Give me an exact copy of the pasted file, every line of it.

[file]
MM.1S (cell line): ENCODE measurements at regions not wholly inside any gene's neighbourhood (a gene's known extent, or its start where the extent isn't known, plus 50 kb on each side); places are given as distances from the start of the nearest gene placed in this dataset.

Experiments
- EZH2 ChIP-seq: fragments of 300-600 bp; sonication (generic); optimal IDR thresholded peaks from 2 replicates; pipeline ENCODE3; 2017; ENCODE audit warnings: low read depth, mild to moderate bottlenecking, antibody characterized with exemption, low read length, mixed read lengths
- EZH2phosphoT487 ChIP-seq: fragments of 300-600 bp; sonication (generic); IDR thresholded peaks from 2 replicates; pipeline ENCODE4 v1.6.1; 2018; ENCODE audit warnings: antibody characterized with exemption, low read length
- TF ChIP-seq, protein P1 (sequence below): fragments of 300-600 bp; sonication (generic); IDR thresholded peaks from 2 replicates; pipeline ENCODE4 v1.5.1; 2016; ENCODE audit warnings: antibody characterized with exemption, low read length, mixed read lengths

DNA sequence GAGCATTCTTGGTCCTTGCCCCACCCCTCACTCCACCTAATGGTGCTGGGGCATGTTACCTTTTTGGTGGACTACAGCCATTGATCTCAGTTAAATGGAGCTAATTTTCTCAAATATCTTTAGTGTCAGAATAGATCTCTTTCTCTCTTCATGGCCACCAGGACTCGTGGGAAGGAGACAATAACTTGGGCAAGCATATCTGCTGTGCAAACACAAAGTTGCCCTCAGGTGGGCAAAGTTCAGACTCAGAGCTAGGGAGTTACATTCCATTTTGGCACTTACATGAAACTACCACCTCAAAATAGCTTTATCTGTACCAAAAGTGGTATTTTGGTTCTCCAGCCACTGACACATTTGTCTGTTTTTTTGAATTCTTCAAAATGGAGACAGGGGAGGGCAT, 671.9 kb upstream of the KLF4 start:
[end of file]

MM.1S (cell line): ENCODE measurements at regions not wholly inside any gene's neighbourhood (a gene's known extent, or its start where the extent isn't known, plus 50 kb on each side); places are given as distances from the start of the nearest gene placed in this dataset.

Experiments
- EZH2 ChIP-seq: fragments of 300-600 bp; sonication (generic); optimal IDR thresholded peaks from 2 replicates; pipeline ENCODE3; 2017; ENCODE audit warnings: low read depth, mild to moderate bottlenecking, antibody characterized with exemption, low read length, mixed read lengths
- EZH2phosphoT487 ChIP-seq: fragments of 300-600 bp; sonication (generic); IDR thresholded peaks from 2 replicates; pipeline ENCODE4 v1.6.1; 2018; ENCODE audit warnings: antibody characterized with exemption, low read length
- TF ChIP-seq, protein P1 (sequence below): fragments of 300-600 bp; sonication (generic); IDR thresholded peaks from 2 replicates; pipeline ENCODE4 v1.5.1; 2016; ENCODE audit warnings: antibody characterized with exemption, low read length, mixed read lengths

DNA sequence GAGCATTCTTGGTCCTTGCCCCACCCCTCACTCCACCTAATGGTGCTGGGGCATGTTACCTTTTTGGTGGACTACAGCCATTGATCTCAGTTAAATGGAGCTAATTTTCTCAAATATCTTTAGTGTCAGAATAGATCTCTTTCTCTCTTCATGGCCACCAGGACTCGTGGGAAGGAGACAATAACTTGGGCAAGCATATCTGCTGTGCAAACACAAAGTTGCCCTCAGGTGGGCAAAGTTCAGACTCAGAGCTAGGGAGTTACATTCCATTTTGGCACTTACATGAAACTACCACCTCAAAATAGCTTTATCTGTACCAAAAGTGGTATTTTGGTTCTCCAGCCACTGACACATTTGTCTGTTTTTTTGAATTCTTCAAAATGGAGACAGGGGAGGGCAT, 671.9 kb upstream of the KLF4 start: